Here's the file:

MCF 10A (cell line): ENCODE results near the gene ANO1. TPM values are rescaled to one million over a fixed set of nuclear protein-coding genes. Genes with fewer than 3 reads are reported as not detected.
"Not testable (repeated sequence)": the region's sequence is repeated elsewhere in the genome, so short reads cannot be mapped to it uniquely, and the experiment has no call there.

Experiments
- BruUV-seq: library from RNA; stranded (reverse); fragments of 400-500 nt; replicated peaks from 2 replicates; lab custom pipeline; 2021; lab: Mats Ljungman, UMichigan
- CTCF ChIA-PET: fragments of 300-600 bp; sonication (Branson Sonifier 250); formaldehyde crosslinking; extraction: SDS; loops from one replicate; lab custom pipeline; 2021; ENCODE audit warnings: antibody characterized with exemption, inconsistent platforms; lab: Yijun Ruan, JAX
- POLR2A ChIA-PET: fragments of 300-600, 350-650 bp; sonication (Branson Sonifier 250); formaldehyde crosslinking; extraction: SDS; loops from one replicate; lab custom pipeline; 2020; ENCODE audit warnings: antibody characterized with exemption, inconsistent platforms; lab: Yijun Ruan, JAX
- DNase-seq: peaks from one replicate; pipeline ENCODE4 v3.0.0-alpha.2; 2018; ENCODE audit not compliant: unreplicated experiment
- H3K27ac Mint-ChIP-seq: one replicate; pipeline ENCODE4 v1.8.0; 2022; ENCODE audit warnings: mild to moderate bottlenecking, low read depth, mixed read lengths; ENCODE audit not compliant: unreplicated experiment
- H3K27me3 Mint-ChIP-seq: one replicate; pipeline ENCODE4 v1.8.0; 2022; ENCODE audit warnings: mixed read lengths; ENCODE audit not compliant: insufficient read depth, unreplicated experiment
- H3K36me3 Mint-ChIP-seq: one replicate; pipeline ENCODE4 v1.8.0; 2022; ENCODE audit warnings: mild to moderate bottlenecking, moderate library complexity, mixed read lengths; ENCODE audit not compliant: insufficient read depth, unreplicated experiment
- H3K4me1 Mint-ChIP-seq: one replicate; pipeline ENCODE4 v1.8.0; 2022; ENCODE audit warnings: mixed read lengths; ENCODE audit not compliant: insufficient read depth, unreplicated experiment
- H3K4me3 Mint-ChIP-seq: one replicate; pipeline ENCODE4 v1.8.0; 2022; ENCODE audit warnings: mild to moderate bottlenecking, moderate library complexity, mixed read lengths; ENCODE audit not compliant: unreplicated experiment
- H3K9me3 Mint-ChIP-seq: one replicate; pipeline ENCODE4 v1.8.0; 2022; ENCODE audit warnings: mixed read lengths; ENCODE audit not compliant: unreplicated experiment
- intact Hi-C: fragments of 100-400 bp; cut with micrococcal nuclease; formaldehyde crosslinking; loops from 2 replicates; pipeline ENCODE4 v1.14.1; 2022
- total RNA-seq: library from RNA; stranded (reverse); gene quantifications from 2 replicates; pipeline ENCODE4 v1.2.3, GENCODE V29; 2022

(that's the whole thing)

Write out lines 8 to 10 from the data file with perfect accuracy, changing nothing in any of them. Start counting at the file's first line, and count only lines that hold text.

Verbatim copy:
- H3K27ac Mint-ChIP-seq: one replicate; pipeline ENCODE4 v1.8.0; 2022; ENCODE audit warnings: mild to moderate bottlenecking, low read depth, mixed read lengths; ENCODE audit not compliant: unreplicated experiment
- H3K27me3 Mint-ChIP-seq: one replicate; pipeline ENCODE4 v1.8.0; 2022; ENCODE audit warnings: mixed read lengths; ENCODE audit not compliant: insufficient read depth, unreplicated experiment
- H3K36me3 Mint-ChIP-seq: one replicate; pipeline ENCODE4 v1.8.0; 2022; ENCODE audit warnings: mild to moderate bottlenecking, moderate library complexity, mixed read lengths; ENCODE audit not compliant: insufficient read depth, unreplicated experiment